With the cursed jadeite smoking pipe clenched weakly in his hands, Scotty Mells runs through the Treeburgian forest. His feet catch on rocks and exposed tree roots, bringing him to the ground many times, but Scotty always gets back up. He makes no move to avoid the brambles and so their thorns tear through his already tattered clothing, ripping deep, drooling streaks of maroon into his flesh, but he does not feel the pain. He finds the clearing beneath the power lines, and as he blindly follows it towards the shores of the Monksville Reservoir his vision clouds over and his hearing becomes a buzzing static, but Scotty does not falter, he is guided by the Great Old One, by the one who shall forever free him from the restraints of his mortal existence, by the single brilliant star shining in a cloudless evening sky, and so he doesn’t stop running until he reaches the rocky dirt beach at the water’s edge.

Then, he collapses from exhaustion, and doesn’t wake up until the next morning. But that’s okay, that’s just fine – the Great Old One has nothing to do but wait. His monstrous voice is the first thing Scotty hears in the drowsy semi-delusional moments after he wakes back up.

‘It is time, Scotty Mells. It is time to set me free. Time for you to ascend. Are you ready, my son?’

“I’m… ready…” Scotty spews like the flecks of blood that accompany the coughing fit which follows his words.

‘Sit up and bring the pipe to your lips…’

Scotty Mells leans back against a tree, as he’s unable to sit up by himself, and brings the jadeite pipe to his lips. The mouthpiece taps feverishly against his teeth as his thin hand trembles under its weight. “Wait…” he says, letting his Parkinson’s-stricken arm fall back to his side, spilling out all the herbs. “All my teeth fell out, what…”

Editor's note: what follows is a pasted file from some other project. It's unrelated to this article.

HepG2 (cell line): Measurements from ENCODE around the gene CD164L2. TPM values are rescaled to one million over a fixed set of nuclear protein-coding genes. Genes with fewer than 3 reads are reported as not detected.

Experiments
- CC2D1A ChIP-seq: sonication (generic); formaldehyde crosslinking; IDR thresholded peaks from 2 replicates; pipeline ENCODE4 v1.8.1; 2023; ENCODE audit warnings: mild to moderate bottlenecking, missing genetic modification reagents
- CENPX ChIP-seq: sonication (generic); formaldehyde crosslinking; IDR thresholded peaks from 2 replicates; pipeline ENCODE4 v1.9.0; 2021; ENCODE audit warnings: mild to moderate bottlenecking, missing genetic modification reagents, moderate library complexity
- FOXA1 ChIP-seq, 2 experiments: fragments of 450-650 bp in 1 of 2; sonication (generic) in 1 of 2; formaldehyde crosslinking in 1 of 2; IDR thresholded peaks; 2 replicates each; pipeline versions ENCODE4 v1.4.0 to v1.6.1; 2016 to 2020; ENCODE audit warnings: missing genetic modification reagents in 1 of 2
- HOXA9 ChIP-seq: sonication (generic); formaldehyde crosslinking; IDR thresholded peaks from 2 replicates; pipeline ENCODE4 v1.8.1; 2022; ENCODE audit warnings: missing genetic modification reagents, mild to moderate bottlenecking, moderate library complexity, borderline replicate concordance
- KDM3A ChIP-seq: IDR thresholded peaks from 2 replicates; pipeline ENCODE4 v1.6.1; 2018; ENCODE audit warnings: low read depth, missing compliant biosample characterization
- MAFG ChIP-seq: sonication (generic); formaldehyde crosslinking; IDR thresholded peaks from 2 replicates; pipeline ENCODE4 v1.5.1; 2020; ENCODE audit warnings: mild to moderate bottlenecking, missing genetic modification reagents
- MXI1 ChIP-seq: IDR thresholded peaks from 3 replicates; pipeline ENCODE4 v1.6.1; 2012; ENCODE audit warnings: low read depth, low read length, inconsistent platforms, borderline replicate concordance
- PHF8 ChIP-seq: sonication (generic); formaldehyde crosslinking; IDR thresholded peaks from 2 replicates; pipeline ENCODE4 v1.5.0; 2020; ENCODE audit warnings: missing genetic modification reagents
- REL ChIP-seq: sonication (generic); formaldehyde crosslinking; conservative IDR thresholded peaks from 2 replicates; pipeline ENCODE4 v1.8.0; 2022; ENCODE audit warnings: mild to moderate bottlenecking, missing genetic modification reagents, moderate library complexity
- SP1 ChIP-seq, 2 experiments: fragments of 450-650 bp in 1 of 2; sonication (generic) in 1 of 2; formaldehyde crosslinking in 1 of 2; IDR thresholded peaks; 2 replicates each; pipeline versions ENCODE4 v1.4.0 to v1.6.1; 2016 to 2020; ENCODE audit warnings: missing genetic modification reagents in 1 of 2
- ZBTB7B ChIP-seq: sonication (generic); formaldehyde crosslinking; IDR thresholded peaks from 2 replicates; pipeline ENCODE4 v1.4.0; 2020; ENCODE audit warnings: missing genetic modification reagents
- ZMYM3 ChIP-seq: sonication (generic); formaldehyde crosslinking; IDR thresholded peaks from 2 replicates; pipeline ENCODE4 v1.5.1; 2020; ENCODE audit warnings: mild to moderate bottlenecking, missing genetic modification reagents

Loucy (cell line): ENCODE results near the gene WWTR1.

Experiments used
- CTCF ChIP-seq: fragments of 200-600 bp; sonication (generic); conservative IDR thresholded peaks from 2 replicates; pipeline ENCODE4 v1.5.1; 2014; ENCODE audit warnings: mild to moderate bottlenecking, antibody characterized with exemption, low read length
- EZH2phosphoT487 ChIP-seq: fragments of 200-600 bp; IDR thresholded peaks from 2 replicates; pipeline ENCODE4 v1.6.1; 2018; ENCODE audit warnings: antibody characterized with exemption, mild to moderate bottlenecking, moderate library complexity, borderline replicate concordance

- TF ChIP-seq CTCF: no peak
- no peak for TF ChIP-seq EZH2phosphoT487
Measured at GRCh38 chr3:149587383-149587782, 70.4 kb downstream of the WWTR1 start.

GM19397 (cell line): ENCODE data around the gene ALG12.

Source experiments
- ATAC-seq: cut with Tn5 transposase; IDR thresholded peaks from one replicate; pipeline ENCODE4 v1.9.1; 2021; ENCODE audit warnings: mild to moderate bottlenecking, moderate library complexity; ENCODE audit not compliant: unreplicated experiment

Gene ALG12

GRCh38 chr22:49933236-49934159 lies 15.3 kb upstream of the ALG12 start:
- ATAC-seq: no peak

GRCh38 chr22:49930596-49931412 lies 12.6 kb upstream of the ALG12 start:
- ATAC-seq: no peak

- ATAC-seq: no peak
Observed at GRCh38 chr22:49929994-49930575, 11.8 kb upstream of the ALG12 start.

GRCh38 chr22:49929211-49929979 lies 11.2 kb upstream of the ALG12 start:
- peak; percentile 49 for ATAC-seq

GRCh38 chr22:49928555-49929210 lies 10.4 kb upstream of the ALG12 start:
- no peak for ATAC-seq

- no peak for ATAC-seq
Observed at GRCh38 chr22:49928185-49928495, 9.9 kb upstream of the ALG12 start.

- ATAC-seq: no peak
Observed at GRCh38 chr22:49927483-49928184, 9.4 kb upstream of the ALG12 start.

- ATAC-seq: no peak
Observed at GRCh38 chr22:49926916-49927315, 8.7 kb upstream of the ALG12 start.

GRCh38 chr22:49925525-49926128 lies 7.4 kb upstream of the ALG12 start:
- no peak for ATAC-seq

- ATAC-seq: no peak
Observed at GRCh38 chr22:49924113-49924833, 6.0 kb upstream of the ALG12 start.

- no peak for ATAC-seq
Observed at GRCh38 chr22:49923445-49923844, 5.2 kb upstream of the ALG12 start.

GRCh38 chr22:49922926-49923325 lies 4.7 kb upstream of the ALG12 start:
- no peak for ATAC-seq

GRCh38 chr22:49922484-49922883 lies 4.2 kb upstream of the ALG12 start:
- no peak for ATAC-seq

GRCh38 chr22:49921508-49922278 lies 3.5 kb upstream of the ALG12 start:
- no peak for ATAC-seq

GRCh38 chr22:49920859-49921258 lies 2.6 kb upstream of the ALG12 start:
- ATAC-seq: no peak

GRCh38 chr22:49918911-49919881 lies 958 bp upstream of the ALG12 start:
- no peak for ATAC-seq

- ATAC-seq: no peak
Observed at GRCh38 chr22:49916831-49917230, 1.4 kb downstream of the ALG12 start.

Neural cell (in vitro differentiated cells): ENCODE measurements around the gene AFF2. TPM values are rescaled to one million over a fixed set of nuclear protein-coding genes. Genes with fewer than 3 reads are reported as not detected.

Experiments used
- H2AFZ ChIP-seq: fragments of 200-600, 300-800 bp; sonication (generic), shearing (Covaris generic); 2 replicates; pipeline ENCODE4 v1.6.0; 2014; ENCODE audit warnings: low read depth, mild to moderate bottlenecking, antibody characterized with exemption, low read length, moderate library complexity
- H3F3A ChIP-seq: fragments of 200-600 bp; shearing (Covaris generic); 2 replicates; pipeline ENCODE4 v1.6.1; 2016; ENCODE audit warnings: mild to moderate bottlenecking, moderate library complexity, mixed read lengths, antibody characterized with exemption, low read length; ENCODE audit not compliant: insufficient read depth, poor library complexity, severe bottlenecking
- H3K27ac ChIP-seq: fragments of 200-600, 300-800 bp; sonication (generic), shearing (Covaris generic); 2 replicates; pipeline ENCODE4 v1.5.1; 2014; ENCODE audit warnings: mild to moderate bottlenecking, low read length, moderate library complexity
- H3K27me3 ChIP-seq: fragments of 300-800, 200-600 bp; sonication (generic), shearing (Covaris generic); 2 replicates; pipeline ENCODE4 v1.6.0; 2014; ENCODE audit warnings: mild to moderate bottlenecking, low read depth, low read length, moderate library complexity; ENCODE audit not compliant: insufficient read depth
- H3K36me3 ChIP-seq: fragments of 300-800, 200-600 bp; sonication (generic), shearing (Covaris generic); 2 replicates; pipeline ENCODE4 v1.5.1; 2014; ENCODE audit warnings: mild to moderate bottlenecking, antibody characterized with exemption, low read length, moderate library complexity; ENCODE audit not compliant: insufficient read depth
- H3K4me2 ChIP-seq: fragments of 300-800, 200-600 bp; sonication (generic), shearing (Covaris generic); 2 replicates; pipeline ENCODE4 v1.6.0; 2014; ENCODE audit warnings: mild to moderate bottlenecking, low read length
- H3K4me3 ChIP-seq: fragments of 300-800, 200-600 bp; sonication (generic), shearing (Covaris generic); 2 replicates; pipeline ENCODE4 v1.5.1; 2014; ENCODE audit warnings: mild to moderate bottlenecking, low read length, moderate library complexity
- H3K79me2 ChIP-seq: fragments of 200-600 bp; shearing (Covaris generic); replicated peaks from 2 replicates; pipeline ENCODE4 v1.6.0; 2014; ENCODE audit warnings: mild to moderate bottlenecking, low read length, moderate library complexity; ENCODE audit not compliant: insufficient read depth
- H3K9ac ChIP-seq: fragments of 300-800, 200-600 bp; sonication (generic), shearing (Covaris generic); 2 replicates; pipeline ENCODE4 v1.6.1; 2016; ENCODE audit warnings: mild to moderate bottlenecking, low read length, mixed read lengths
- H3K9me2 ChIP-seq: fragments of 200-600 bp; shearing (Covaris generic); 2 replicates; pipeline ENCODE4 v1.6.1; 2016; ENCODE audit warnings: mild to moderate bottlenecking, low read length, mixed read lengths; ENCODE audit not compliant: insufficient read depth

‘I have given them back to you, Scotty Mells, as a gesture of good faith. You have heard my true voice, you have felt my highest power flowing through your filthy veins, you have felt my loving touch which heals the dying. You must now free me, Scotty Mells, and you shall experience all I have to offer you.’

“But I… I can’t lift…” comes out of his mouth in a mousey squeak. Scotty Mells is beginning to fade.

‘Then I will lift it for you.’

Scotty’s arm, steady as steel, rises from the dirt and brings the mouthpiece of the jadeite pipe to his lips. The bowl is repacked, and with fresh herbs, by the pungent smell; all he needs is a lighter. He reaches into his left pocket with his free hand and pushes it to the bottom, then guides his gnarled fingers through the hole in the hardened fabric.

“No…” he moans. “My pants are all torn, the lighter fell out in the woods. I cannot free you, Gre–”

‘You can and you will,’ the Great Old One says with a tone of impatience. ‘You must, Scotty Mells, and I will help you do it.’